This study included patients with advanced NSCLC, who were routinely screened for EGFR mutations, ALK rearrangements, as well as HER2 (ERBB2), KRAS, BRAF, and PIK3CA mutations by 28 certified regional genetics centres in France. Patients were assessed consecutively during a 1-year period from April, 2012, to April, 2013. We measured the frequency of molecular alterations in the six routinely screened genes, the turnaround time in obtaining molecular results, and patients' clinical outcomes. This study is registered with ClinicalTrials.gov, number NCT01700582.

FINDINGS:

18,679 molecular analyses of 17,664 patients with NSCLC were done (of patients with known data, median age was 64·5 years [range 18-98], 65% were men, 81% were smokers or former smokers, and 76% had adenocarcinoma). The median interval between the initiation of analysis and provision of the written report was 11 days (IQR 7-16). A genetic alteration was recorded in about 50% of the analyses; EGFR mutations were reported in 1947 (11%) of 17,706 analyses for which data were available, HER2 mutations in 98 (1%) of 11,723, KRAS mutations in 4894 (29%) of 17,001, BRAF mutations in 262 (2%) of 13,906, and PIK3CA mutations in 252 (2%) of 10,678; ALK rearrangements were reported in 388 (5%) of 8134 analyses. The median duration of follow-up at the time of analysis was 24·9 months (95% CI 24·8-25·0). The presence of a genetic alteration affected first-line treatment for 4176 (51%) of 8147 patients and was associated with a significant improvement in the proportion of patients achieving an overall response in first-line treatment (37% [95% CI 34·7-38·2] for presence of a genetic alteration vs 33% [29·5-35·6] for absence of a genetic alteration; p=0·03) and in second-line treatment (17% [15·0-18·8] vs 9% [6·7-11·9]; p<0·0001). Presence of a genetic alteration was also associated with improved first-line progression-free survival (10·0 months [95% CI 9·2-10·7] vs 7·1 months [6·1-7·9]; p<0·0001) and overall survival (16·5 months [15·0-18·3] vs 11·8 months [10·1-13·5]; p<0·0001) compared with absence of a genetic alteration.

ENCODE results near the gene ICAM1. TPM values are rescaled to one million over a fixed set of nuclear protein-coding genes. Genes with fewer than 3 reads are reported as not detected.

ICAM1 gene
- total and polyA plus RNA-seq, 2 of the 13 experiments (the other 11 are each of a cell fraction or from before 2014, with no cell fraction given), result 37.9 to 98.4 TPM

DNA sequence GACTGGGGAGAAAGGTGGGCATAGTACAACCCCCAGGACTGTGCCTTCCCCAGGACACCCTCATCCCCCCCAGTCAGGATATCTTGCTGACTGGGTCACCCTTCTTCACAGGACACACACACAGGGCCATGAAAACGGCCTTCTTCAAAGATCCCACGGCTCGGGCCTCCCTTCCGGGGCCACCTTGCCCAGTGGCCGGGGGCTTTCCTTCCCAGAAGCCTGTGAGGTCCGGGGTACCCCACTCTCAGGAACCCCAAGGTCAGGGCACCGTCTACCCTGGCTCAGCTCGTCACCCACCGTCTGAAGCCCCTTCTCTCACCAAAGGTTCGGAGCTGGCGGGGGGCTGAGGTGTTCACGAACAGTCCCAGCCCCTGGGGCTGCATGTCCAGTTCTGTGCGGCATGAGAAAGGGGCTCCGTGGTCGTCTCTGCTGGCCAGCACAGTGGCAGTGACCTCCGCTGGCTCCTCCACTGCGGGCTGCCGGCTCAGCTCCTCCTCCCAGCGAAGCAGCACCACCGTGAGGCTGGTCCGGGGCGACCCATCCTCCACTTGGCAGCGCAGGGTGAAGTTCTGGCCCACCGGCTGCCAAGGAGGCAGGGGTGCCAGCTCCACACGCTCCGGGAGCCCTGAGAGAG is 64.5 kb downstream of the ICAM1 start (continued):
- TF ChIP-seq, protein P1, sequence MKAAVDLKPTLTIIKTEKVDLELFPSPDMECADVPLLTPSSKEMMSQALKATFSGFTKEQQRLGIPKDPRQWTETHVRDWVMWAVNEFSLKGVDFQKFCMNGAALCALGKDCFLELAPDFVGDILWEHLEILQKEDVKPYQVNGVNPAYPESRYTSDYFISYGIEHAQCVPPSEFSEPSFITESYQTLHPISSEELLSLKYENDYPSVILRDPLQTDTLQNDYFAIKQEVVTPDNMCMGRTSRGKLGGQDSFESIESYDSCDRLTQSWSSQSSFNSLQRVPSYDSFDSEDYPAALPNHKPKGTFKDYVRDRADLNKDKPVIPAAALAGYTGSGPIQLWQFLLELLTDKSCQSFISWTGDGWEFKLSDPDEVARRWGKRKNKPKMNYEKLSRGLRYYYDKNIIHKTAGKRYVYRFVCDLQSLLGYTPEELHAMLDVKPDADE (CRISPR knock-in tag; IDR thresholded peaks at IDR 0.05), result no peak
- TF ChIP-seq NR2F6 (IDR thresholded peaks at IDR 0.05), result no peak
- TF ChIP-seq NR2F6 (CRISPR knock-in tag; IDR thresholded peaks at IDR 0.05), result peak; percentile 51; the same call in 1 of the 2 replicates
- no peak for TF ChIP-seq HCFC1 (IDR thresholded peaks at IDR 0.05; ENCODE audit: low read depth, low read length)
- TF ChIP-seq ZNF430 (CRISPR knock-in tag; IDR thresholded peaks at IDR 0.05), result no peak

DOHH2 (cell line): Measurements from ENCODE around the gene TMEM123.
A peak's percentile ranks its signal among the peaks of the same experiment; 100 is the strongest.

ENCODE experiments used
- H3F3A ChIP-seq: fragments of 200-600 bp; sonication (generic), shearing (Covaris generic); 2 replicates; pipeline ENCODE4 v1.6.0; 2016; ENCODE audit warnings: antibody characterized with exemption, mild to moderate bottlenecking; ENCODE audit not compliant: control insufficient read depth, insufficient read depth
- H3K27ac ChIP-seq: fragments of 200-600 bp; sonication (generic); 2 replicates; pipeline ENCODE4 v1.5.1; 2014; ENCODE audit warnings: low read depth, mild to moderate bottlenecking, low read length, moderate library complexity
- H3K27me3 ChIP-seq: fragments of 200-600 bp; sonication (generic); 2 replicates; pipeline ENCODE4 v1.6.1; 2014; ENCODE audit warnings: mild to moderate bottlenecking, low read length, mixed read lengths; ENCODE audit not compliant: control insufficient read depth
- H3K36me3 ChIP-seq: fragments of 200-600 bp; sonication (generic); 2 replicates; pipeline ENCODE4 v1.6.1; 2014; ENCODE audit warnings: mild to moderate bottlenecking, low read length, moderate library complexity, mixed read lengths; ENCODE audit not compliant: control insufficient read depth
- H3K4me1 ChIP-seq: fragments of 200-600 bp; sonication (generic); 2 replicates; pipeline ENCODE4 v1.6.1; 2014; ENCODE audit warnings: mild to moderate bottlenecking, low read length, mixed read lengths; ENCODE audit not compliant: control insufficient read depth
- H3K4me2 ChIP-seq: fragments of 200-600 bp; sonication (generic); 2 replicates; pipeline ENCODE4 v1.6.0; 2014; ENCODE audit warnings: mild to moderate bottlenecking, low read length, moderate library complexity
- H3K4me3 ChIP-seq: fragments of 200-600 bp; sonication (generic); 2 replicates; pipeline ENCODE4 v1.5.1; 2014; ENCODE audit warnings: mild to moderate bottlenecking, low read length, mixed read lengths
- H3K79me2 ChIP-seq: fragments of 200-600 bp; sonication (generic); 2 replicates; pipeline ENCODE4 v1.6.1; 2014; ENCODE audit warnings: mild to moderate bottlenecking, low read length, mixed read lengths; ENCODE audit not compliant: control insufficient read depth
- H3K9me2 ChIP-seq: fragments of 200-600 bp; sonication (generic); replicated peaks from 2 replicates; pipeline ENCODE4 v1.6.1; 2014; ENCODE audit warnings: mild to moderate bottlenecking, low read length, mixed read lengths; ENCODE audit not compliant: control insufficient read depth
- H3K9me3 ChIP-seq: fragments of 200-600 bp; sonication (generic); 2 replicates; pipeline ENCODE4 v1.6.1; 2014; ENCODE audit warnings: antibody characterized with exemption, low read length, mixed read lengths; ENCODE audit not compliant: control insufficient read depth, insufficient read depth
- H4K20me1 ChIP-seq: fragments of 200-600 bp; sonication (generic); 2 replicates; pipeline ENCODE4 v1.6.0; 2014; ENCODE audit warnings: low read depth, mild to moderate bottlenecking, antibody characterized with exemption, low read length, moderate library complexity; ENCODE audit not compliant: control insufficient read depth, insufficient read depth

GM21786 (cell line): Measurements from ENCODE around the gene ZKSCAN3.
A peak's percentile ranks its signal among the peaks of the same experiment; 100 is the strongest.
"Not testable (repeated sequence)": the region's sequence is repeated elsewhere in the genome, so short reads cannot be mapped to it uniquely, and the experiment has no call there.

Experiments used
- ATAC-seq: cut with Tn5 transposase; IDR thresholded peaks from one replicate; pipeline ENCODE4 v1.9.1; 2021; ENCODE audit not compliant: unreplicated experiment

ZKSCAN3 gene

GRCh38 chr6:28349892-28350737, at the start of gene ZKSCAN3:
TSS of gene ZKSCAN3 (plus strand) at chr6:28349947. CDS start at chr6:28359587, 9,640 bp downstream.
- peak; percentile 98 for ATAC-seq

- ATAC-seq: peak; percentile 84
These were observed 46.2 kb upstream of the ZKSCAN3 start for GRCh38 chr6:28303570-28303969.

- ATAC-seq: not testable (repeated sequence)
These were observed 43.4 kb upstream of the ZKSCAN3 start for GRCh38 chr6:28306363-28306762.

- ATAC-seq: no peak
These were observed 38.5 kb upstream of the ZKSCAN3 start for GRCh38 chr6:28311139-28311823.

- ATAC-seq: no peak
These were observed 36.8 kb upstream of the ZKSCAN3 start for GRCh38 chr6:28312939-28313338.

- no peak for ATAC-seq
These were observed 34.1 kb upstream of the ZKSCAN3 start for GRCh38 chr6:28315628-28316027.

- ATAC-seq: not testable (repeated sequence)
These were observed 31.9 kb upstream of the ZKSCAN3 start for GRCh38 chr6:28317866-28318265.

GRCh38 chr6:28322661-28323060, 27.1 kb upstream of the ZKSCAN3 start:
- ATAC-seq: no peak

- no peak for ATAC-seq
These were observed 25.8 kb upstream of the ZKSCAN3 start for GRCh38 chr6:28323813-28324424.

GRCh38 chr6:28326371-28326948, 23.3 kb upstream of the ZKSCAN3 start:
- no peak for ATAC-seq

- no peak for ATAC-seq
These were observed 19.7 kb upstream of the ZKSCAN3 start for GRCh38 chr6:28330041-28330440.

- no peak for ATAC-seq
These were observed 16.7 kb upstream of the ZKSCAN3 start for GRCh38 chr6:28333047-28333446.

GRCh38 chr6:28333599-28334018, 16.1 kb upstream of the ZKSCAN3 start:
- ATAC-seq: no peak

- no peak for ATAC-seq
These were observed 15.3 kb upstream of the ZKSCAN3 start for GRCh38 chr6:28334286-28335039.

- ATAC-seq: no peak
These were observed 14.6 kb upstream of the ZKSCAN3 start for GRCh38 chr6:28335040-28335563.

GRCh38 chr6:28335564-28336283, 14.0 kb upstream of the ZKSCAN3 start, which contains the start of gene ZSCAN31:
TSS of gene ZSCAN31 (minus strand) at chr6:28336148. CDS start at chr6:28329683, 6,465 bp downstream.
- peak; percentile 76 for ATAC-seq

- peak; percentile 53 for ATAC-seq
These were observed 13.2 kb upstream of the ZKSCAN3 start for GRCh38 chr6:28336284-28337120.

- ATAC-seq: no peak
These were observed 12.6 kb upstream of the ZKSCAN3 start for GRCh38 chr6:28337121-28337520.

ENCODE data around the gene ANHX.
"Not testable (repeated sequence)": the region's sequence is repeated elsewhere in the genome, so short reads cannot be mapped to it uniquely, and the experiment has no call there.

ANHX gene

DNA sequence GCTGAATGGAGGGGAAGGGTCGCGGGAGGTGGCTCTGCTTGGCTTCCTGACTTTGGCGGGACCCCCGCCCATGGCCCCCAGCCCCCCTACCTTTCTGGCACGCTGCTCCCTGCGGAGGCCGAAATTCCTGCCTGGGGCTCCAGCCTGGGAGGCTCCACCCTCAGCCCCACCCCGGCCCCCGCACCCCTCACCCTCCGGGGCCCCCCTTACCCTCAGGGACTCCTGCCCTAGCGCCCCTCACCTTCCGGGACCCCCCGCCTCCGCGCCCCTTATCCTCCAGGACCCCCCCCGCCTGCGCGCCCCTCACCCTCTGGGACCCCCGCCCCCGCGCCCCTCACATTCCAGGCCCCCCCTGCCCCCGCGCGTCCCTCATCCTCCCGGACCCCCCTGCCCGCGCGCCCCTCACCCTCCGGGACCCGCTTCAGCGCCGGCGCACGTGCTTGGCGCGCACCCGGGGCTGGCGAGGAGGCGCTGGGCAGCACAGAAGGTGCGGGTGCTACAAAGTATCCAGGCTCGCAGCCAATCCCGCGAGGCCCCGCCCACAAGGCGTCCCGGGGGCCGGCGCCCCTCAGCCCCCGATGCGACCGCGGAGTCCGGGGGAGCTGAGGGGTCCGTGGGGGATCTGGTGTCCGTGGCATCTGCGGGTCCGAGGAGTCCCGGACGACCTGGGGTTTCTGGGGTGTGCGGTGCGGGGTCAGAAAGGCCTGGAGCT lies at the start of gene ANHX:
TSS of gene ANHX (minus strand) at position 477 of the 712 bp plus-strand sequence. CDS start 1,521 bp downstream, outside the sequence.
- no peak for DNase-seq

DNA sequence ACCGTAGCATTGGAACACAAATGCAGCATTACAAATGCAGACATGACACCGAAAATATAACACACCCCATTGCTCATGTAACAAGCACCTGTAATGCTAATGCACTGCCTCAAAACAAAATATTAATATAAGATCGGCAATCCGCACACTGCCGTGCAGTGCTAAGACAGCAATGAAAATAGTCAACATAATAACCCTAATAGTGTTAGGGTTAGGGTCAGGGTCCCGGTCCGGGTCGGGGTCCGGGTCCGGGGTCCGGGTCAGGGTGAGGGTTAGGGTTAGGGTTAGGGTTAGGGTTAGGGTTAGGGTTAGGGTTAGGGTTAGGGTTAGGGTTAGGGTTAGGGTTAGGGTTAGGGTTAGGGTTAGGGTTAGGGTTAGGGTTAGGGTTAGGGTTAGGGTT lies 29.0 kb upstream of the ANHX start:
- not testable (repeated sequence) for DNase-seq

INTERPRETATION:

Routine nationwide molecular profiling of patients with advanced NSCLC is feasible. The frequency of genetic alterations, acceptable turnaround times in obtaining analysis results, and the clinical advantage provided by detection of a genetic alteration suggest that this policy provides a clinical benefit.

FUNDING:

French National Cancer Institute (INCa).

PMID:
26777916
DOI:
10.1016/S0140-6736(16)00004-0
[Indexed for MEDLINE]